Night shifts could increase the risk of heart attacks and strokes by more than forty percent, warns a team of international researchers. People who work in night shifts also have higher levels of unhealthy behaviours such as eating junk food, not taking proper exercise and sleeping badly.
These unhealthy behaviours are associated with heart problems. Shift work has long been known to disturb the body clock that is linked to high blood pressure, high cholesterol and diabetes. However, on the whole the impact on cardiovascular health has been ambiguous. The researchers analysed results of thirty-four studies involving more two million people.
They investigate whether shift work was linked to major vascular events. The latest study is the biggest analysis of shift work and odds of vascular problems including heart attacks, strokes and angina. In total they found more than seventeen thousand people had some kind of coronary events, more than sixty-five hundred had heart attacks and more than eighteen hundred had ischaemic strokes.
All these events were more frequent among shift workers than other people. Shift work was linked to a twenty-three percent raise risk of heart attack, twenty-four percent rise in coronary events and five per cent extra strokes. These risks remained consistent even considering other aspects such as socioeconomic status and unhealthy behaviours in shift workers.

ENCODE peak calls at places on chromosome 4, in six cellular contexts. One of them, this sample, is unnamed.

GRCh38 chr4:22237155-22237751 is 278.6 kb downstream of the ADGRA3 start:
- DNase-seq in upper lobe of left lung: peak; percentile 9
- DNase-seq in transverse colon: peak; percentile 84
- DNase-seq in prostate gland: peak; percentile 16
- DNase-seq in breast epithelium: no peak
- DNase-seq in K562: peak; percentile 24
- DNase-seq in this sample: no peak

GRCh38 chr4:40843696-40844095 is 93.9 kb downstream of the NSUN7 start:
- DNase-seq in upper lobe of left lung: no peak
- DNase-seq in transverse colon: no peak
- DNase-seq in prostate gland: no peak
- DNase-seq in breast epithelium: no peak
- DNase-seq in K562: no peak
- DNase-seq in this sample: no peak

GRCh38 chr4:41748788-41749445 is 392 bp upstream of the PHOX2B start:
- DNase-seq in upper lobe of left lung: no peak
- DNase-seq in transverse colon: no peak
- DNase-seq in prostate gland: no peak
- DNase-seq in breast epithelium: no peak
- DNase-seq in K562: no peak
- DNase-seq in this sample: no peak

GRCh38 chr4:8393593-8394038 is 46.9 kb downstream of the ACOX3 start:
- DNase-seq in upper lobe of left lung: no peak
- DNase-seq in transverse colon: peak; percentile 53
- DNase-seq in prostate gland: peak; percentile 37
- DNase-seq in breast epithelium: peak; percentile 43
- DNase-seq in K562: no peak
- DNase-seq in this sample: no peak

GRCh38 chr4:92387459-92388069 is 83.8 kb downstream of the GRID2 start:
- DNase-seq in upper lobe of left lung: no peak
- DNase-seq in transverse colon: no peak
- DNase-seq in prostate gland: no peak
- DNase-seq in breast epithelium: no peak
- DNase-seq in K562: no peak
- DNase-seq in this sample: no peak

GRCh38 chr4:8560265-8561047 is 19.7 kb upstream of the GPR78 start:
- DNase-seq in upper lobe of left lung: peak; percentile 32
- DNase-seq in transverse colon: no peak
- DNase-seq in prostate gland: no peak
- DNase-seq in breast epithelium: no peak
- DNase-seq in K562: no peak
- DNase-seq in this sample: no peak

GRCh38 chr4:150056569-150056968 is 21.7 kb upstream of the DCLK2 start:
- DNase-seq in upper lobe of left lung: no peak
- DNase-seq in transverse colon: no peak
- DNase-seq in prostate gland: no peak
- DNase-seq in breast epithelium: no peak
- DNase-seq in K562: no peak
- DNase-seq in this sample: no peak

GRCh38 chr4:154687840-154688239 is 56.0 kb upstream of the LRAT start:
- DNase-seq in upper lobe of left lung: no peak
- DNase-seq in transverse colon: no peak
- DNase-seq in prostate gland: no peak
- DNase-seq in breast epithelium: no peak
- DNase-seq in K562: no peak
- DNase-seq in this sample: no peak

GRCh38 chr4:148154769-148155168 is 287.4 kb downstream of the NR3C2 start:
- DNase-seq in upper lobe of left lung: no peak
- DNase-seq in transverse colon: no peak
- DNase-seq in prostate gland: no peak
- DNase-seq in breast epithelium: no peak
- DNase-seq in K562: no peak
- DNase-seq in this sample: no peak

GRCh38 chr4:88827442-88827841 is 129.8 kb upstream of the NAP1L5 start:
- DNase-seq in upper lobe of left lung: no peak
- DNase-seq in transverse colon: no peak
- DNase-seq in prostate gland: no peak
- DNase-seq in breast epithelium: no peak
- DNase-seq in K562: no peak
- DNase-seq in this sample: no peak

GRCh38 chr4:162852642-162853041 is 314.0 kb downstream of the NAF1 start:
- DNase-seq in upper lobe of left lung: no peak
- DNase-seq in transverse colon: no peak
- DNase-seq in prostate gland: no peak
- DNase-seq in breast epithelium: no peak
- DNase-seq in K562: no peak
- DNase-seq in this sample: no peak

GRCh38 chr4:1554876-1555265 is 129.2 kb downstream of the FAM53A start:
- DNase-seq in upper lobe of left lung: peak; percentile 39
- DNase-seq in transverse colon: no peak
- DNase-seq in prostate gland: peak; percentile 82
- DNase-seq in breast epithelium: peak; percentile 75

Night shifts were linked with the sheerest rise in risk of forty-one percent for coronary events. Daniel Hackam, Clinical Pharmacologist, Stroke Prevention & Atherosclerosis Research Centre (SPARC), London, Ontario, Canada, explained the comparative risks might emerge modest, but millions of people do shift work which means the overall risks are high.
The screening programmes could help identify and treat risk factors, such as high blood pressure and cholesterol levels. Shift workers should be educated about cardiovascular symptoms in an effort to forestall or avert the earliest clinical manifestations of disease, added Prof Hackam. The study was published on the British Medical Journal website bmj.com.
Ellen Mason, Senior Cardiac Nurse from the British Heart Foundation (BHF), stated although the associated increased risk to an individual shift worker was relatively small, many Brits do not work nine to five and so these findings becomes much more significant. Whether you work nights, evenings or regular office hours, eating healthily, getting active and quitting smoking can make a big difference to your heart health.